As you prepare for your marriage, you make multiple plans. You plan a wedding, choosing colors, food, centerpieces and venue. You plan for where you will live and how many children you will have. But do you have a plan for your finances?
When it comes to finances, your marriage is a business contract. And like any good contract, you may want to include an agreement for what happens if your marriage ends. While you may not expect to go through a divorce, a prenuptial agreement, or prenup, creates a clear plan for your financial future.
Why would I need a prenup?
You can use a prenuptial agreement to protect property or assets that you gained before marriage. If you own things like real estate, stocks, family heirlooms or your own business, a prenup defines how much a divorce can divide these belongings. By agreeing on this division ahead of time, you can avoid costly legal fees and protect these assets.
Keeping debt separate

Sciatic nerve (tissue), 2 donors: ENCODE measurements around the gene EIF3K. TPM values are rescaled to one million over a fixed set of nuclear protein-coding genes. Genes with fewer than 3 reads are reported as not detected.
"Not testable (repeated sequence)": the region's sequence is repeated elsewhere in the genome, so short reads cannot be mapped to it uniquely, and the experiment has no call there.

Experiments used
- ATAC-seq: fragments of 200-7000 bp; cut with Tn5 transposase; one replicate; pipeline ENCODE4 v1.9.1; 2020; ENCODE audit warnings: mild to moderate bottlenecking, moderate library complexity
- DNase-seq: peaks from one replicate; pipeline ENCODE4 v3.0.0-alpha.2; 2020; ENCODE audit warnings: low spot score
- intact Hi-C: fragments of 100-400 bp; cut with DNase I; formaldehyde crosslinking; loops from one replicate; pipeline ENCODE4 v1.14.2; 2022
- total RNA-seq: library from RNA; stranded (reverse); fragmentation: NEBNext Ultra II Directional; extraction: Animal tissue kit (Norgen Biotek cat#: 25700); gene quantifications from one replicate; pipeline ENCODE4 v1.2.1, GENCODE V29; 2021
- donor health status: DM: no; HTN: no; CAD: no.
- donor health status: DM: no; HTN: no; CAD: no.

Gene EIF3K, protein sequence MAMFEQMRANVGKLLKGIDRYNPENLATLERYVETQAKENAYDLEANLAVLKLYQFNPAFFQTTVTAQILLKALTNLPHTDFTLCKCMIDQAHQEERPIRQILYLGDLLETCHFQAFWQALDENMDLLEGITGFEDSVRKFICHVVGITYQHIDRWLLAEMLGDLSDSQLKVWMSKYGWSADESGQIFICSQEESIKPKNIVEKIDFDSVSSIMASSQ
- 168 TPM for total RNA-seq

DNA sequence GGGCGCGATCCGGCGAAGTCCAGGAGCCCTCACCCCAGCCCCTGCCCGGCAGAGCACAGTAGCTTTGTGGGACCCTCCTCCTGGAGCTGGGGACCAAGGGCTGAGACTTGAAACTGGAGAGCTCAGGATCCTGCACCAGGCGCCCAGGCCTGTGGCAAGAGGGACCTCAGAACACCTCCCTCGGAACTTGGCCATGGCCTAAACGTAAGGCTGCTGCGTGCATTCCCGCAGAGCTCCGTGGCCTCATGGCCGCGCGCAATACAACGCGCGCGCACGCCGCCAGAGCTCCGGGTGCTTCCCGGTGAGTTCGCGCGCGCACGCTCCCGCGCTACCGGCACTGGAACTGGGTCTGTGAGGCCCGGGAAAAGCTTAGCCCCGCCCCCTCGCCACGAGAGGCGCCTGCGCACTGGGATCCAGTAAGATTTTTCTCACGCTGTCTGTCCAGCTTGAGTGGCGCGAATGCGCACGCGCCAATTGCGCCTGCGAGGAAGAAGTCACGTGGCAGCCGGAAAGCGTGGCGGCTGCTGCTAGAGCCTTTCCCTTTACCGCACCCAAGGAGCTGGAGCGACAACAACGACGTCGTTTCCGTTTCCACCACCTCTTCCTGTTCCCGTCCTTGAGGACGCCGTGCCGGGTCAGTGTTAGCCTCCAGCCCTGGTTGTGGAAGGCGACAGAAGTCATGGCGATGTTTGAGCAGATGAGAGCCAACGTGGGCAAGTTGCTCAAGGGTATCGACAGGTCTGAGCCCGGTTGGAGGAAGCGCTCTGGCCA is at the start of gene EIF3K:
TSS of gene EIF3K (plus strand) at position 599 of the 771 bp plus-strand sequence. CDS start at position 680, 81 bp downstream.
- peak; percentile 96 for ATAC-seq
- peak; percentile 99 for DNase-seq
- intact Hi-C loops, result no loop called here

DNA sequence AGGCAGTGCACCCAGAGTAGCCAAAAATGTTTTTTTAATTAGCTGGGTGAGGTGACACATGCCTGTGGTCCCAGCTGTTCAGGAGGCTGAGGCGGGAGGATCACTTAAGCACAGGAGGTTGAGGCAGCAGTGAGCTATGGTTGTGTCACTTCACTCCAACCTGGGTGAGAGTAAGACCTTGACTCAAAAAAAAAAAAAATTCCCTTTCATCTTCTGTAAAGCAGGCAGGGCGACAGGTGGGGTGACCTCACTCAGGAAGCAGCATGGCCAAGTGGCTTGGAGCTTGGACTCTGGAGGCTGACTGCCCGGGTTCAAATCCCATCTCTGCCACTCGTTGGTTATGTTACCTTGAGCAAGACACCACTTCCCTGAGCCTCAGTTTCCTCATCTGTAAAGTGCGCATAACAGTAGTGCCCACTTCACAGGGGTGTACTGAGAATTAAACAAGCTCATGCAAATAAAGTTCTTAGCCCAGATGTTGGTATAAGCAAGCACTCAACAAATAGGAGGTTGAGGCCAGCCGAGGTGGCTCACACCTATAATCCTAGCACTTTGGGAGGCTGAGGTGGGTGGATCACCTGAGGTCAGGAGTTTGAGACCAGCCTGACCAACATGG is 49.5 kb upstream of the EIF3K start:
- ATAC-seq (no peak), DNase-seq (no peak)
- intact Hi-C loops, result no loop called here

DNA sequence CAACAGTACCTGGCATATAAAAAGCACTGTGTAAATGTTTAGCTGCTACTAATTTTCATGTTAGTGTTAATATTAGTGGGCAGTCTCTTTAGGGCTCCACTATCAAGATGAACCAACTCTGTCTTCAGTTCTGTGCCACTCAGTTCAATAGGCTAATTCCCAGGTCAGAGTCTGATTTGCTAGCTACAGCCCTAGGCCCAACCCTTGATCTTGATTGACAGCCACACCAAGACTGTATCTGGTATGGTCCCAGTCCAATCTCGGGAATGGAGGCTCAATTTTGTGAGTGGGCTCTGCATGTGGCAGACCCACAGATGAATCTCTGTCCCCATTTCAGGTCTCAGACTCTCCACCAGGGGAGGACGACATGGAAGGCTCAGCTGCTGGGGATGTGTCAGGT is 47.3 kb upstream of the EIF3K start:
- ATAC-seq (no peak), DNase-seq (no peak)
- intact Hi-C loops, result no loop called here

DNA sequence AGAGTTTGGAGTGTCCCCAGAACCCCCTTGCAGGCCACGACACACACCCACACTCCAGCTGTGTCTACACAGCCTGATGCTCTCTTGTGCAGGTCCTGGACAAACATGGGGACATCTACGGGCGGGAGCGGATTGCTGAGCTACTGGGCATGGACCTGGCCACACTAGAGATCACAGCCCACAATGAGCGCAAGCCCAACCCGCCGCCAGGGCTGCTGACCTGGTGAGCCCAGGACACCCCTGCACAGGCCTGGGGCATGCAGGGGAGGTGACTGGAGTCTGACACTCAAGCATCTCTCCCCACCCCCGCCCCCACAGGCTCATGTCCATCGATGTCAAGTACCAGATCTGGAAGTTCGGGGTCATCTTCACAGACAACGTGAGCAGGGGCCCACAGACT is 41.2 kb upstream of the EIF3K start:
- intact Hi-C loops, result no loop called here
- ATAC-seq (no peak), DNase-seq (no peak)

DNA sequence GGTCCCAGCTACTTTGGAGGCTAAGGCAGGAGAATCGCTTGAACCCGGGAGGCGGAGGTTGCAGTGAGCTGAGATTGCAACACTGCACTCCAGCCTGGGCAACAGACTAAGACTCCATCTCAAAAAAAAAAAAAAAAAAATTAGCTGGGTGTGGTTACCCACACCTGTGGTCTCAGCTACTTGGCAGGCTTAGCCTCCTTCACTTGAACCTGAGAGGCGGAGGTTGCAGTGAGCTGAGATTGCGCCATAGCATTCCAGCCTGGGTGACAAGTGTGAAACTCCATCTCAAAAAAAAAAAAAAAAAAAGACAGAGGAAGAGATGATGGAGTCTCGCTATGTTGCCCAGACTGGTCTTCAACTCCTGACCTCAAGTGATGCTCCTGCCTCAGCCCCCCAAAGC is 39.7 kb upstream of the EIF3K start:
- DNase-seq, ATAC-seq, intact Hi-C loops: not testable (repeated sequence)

A prenup can also define how to deal with debt. With the high cost of education, many people bring student loans into marriage. And different spending habits can mean that one spouse might have higher loans or credit card debt.
Signing a prenup helps these spouses decide who is responsible for debt brought into the marriage. It can also ease the tension of one spouse suddenly having to deal with the other spouse’s debt.
Early discussion can lead to a solid plan
Discussing your finances and a prenup before you get married can be unromantic and awkward. But as you and your spouse join your lives, your assets can become jointly owned instead of separately owned. Talking about what assets you have and how you expect to use them can help the two of you make a solid financial plan.
And if you want to make sure that your high-value assets stay protected, you may choose to use a prenuptial agreement.